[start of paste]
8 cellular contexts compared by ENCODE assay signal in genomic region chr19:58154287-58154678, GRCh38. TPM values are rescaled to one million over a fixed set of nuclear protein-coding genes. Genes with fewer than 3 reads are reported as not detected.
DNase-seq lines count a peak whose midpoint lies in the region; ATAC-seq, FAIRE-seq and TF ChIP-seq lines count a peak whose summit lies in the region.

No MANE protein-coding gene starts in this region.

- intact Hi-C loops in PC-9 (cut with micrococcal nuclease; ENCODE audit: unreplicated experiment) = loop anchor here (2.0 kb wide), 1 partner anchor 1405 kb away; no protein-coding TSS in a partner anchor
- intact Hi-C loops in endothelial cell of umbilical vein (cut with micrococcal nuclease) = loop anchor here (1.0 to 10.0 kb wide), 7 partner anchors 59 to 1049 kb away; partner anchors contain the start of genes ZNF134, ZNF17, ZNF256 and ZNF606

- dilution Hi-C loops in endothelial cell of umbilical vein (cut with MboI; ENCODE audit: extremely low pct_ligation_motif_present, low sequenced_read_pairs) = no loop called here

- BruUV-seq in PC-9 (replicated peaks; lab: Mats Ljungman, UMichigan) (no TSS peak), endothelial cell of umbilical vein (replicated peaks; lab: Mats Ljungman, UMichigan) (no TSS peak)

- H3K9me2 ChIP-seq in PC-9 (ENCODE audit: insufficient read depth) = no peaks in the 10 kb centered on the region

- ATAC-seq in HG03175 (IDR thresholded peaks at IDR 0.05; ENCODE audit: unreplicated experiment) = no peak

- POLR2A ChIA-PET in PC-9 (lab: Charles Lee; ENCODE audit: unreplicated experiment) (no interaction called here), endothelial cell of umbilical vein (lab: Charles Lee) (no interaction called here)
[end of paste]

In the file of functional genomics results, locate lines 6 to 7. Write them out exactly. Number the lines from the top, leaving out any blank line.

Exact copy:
- dilution Hi-C loops in endothelial cell of umbilical vein (cut with MboI; ENCODE audit: extremely low pct_ligation_motif_present, low sequenced_read_pairs) = no loop called here

- BruUV-seq in PC-9 (replicated peaks; lab: Mats Ljungman, UMichigan) (no TSS peak), endothelial cell of umbilical vein (replicated peaks; lab: Mats Ljungman, UMichigan) (no TSS peak)